Back in Capijuma the soil differs greatly between the different areas of the property. And so after we had planted already in a few locations Richard’s curiosity was sparked to investigate a little about which soil is better for planting. We didn’t have any special tools or soil testing kits available to us but luckily, while I was in Switzerland working with my brother (Thomas Rippel), I have seen a simple jar compost testing experiment that will give us an overall idea about the relative difference between our soils.
The idea is to take two samples of soil that one knows to be good as the control and two samples of each of the soils / composts you would like to be testing. In our case we compared the compost from one of our compost piles that Antonio had made in October/November of last year (2013), the soils of the African Keyhole which is a mixture of soils and composts, and the soil of our older kitchen garden.
We got six jars, washed them well, and sterilized them with hot water before we put in our soil samples. Then in each we placed a spoonful of conventional (commercial) lentil seeds. We used those because we had many of them. We watered each a little and then closed the lid of one of each of the samples and the other we covered with a net to protect it from bugs. The open containers were watered with 3 spoons full of water semi daily.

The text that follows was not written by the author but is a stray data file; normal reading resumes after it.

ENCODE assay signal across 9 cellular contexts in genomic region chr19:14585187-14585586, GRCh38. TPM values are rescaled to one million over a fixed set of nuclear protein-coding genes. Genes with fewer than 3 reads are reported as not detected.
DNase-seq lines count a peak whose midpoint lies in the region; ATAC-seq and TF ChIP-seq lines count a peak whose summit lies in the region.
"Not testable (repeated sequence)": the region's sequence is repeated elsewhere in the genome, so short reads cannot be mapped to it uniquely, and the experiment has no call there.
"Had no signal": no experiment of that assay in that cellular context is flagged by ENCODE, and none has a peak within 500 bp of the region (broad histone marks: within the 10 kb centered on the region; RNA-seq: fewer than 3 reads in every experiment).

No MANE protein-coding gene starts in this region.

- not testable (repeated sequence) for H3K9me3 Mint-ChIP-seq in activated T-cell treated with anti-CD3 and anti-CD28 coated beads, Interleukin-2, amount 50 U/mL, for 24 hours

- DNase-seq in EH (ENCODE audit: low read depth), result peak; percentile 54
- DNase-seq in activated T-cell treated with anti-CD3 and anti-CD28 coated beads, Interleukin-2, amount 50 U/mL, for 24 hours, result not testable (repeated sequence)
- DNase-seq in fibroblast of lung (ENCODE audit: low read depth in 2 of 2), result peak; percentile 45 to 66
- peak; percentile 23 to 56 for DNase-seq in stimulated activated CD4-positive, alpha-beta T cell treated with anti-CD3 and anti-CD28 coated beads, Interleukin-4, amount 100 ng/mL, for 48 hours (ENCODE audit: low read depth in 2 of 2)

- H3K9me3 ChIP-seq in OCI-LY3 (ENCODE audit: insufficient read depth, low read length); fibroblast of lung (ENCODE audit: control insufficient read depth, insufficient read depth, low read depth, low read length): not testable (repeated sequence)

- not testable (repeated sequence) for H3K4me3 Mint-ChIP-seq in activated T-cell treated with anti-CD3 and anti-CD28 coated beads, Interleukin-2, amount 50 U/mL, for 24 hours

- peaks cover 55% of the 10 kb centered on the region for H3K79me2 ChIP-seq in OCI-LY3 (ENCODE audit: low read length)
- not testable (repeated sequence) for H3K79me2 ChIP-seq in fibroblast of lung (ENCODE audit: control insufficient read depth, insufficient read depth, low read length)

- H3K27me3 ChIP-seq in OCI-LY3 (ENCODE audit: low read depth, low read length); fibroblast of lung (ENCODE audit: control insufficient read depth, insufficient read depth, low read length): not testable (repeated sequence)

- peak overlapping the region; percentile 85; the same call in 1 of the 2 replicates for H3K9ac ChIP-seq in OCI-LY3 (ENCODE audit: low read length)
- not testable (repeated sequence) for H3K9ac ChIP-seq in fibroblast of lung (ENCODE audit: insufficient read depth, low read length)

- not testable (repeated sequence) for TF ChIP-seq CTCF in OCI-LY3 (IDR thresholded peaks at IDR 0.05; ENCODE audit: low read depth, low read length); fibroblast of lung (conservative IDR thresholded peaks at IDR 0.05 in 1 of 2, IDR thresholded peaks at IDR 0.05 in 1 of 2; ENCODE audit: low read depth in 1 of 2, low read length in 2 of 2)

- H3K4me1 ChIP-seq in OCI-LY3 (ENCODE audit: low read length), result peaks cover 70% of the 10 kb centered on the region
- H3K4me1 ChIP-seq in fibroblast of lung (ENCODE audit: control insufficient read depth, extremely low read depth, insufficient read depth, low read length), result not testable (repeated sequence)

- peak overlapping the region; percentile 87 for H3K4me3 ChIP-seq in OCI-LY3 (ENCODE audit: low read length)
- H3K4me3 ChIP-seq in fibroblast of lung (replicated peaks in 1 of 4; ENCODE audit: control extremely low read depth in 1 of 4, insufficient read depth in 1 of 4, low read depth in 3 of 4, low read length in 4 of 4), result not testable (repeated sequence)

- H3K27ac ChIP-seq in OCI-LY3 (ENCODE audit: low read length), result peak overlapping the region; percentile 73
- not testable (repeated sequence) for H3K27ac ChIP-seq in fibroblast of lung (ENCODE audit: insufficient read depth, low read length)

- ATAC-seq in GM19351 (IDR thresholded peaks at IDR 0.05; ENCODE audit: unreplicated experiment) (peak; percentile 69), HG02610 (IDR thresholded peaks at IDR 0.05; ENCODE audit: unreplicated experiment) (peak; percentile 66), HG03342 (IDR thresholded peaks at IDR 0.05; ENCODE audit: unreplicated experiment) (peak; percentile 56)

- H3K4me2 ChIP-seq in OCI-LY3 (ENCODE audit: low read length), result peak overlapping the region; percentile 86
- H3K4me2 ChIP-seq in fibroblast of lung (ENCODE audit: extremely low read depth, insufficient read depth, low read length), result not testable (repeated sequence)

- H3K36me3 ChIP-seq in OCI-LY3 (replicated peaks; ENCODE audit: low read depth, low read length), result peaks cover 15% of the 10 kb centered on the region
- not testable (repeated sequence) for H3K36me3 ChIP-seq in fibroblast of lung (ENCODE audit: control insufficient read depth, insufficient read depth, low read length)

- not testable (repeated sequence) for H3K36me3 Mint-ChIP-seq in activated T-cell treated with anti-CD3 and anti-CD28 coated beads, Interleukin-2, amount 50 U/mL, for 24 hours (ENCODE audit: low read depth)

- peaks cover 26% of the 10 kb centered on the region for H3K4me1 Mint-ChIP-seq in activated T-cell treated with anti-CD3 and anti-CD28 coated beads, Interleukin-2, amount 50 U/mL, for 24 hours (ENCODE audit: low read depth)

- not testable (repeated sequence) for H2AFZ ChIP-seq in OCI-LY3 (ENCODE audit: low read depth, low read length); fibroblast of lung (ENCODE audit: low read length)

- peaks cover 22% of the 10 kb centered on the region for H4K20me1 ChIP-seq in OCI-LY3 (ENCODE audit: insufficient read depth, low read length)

The closed containers sprouted first, possibly due to the higher humidity. In terms of quantity, most seeds sprouted in the containers with the soil from the African Keyhole. Those that sprouted grew well in both the soil from the vegetable garden and African Keyhole. After 12 days the samples in the closed containers grew a lot of mold and the seedlings were dying. This was especially true for the compost sample, possible due to the gases it has generated. On the other hand more balanced compost mixtures, as I have seen in Switzerland, generate very low levels of adverse gases. After three weeks we concluded the experiment.
Our compost piles definitely have a lot of room for improvement. For example, for the African Keyhole we didn’t used our own compost. We used our soil, humus from the forest, and the compost we got from a local governmental research institute (Incaper). You can see below that our carrots have been thriving in this mixture. This is our first step on our soil/compost pile journey, with many more to follow soon!
Very cool bro. :-)
This testing method is simple and very effective. But it is mant mainly to test wether the composting process has finished – no more gases are evaporting, all nutrients are locked up in the form of Humus and microorganisms.
It is essential that you add some clay (has 600-800m2 of active surface area per gram) to the compost! Amazonian soil has a very low nutrient retention capacity. Maybe it will be hard for you to find clay , then it is absolutely essential that you use biochar.
ahhh, yeah back in the Atlantic Forest we had very little clay. Here in the Cerrado is quite common. After 80-100cm depth there seems to be clay everywhere here. We have consistently found it in every big hole we have dug for the banana circles. Here our compost will have clay! How much do you suggest we should add?